So you do not mark-to-market/ have a mortgagee sale.


What you do is sweep it under the carpet. Call it a "owner retiring" sale or some other crap. Just  don't tell the truth. You will only cause a further deterioration in your position.


Soul Glow's picture

The dollar has no intrinsic value yet banks are cluthching trillions - hundreds of trillions of them - like Tom Cruise clutching the door of a helicopter 1000 fett of the ground.

Oh, and Draghi is not in a movie, he does not have a stunt double, and he is going to fall.  So is Yellen, so is Karuda, and attached to them is Ben Bernanke.  And they are going to pull on each other until the last finger slips off and all they will know from that point on is the wind in their hair.

farmerbraun's picture

I like the script . You think we can get some backing to make this movie?

Maybe we just sit back and let reality unfold.

MsCreant's picture

Why is everyone producing so much oil when there is no demand for it, in this economic climate? Seems like a coordinated plan of some kind, to me. These actions are not responses to markets and fundamentals, these actions seem to be about manipulating some kind of political result. The Fed telling them to stop marking to market while all of this is going on, well, exactly when will you start marking to market? What will be the criteria for that? Do you see what I am saying?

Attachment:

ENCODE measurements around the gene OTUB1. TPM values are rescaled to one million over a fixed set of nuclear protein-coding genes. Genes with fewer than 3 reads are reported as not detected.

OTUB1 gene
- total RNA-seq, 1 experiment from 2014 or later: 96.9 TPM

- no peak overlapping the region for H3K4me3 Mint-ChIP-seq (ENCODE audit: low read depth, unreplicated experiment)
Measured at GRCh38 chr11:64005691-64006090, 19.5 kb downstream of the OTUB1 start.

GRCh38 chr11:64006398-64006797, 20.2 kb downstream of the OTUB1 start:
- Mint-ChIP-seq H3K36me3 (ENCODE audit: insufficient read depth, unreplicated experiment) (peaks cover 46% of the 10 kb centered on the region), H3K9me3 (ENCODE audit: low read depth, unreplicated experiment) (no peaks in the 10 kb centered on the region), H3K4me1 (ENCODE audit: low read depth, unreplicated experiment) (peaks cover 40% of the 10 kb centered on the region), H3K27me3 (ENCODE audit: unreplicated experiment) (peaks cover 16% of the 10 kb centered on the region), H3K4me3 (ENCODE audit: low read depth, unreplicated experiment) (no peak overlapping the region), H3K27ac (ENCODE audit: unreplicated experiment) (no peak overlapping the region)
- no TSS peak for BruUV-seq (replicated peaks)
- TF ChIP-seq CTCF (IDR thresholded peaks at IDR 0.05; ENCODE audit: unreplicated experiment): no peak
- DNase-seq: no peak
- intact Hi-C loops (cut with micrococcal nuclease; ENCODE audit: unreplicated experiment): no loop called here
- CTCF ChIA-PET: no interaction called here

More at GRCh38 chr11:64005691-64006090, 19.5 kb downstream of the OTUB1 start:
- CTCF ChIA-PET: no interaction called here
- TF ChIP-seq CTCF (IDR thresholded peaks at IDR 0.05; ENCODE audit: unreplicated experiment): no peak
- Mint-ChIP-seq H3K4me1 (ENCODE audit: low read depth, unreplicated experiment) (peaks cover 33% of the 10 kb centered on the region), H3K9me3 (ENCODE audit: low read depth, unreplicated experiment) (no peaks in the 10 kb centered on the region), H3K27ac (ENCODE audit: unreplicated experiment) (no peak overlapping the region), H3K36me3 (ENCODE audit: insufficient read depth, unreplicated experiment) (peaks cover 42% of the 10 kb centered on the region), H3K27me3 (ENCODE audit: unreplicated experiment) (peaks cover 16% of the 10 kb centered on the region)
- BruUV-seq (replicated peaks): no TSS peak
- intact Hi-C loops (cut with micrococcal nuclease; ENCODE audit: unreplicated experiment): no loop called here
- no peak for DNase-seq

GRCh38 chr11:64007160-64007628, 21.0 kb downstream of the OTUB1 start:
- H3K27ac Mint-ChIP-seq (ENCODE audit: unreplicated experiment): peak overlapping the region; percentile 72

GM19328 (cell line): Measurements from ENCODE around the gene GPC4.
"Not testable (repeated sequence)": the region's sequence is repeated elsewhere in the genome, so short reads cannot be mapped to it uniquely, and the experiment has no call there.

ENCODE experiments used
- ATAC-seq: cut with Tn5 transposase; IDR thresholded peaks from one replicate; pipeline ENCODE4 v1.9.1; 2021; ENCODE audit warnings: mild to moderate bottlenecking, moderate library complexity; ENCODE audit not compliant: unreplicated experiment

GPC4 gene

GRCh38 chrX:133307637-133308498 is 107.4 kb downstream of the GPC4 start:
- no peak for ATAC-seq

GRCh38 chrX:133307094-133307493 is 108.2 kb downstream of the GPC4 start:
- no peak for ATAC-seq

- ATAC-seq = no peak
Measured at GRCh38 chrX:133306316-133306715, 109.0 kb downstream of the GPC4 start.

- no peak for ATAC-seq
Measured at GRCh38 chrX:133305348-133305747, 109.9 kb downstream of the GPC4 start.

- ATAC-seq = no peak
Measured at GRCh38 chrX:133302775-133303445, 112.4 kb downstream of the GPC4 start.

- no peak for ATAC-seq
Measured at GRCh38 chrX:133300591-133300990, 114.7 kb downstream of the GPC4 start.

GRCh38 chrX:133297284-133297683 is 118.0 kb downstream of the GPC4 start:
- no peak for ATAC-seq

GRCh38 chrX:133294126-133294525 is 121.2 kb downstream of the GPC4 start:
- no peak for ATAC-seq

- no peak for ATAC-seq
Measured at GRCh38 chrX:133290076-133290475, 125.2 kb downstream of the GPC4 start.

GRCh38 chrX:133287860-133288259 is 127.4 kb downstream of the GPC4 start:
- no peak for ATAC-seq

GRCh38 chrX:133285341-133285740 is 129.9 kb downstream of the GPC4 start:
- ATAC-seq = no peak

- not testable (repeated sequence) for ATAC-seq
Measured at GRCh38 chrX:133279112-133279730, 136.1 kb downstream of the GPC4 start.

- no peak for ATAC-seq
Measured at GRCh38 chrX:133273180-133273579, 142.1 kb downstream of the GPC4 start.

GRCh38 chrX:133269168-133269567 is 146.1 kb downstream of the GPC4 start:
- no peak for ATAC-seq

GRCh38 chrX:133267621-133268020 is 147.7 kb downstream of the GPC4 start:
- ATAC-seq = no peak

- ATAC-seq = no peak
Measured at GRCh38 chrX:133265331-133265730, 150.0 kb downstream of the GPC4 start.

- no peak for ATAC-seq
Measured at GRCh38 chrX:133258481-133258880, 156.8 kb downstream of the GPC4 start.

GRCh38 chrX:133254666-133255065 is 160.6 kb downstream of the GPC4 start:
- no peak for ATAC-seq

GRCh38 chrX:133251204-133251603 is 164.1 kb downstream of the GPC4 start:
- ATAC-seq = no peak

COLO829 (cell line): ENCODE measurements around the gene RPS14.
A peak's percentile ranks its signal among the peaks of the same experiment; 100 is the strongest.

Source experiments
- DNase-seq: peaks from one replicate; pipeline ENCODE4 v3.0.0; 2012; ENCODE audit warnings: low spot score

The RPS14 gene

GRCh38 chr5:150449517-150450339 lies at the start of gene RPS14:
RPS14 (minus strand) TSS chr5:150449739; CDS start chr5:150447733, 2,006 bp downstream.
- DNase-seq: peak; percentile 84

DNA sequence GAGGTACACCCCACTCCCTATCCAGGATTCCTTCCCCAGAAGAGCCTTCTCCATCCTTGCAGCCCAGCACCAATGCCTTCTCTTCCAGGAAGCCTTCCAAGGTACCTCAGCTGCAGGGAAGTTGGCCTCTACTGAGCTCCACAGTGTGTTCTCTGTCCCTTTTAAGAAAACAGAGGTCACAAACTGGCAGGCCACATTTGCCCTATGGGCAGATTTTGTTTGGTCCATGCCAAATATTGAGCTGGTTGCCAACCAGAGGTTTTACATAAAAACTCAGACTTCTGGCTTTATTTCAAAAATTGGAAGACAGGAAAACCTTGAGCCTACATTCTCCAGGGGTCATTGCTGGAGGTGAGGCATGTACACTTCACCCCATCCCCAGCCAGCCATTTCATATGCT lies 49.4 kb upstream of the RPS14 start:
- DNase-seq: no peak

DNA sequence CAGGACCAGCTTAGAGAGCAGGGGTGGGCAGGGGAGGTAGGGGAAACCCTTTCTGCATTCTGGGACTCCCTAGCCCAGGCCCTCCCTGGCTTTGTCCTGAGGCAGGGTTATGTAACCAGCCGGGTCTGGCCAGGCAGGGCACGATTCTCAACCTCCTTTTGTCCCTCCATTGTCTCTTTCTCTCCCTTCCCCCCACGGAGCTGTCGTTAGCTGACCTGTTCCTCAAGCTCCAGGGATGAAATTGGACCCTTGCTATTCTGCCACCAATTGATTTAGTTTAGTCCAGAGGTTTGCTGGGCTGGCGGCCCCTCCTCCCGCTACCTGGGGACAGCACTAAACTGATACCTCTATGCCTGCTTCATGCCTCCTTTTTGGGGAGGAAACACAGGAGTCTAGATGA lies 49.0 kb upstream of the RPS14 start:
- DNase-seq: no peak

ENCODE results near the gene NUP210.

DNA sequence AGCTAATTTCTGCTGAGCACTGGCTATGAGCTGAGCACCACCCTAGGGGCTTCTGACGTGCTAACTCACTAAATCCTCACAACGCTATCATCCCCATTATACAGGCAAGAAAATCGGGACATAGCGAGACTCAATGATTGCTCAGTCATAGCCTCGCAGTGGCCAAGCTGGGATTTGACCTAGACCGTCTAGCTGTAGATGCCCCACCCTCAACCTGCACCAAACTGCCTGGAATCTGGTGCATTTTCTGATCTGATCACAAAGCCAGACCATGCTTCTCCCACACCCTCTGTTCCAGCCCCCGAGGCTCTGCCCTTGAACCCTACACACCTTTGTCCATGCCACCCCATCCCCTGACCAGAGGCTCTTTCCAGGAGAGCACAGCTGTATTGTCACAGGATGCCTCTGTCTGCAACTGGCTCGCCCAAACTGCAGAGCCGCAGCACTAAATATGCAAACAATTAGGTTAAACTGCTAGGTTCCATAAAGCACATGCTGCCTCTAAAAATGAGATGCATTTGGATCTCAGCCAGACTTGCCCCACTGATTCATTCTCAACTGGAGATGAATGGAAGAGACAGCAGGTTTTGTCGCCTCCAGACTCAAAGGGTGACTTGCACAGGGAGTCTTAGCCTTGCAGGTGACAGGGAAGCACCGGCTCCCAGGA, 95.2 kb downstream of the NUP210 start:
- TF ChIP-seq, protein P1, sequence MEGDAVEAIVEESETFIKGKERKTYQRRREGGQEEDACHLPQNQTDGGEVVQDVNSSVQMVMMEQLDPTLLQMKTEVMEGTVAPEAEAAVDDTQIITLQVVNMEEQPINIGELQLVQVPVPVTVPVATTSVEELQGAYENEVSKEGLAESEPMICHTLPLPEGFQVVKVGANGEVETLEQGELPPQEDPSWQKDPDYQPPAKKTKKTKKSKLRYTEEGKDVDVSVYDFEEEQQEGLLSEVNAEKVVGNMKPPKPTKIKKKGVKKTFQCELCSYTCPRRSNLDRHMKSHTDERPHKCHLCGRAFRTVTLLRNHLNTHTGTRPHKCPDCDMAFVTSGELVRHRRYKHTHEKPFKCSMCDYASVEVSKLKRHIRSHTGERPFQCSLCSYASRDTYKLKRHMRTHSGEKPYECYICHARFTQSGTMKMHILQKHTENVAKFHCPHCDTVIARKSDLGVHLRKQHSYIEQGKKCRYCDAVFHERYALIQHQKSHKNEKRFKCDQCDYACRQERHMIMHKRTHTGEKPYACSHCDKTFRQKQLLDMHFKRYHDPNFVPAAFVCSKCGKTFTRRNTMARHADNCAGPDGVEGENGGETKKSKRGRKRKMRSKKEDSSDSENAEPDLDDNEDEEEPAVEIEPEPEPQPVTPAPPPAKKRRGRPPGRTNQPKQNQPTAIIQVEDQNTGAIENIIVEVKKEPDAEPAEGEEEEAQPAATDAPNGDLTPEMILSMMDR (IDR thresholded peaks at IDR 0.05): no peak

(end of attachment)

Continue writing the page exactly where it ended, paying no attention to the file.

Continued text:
And if I am right about that, I go to economic warfare, kind of like how they used to poison wells and destroy the enemy's supplies.

I am normally more like you, look for the simple explanation. The bigger oil picture is too provocative. We are literally playing with fire.

xxxxx's picture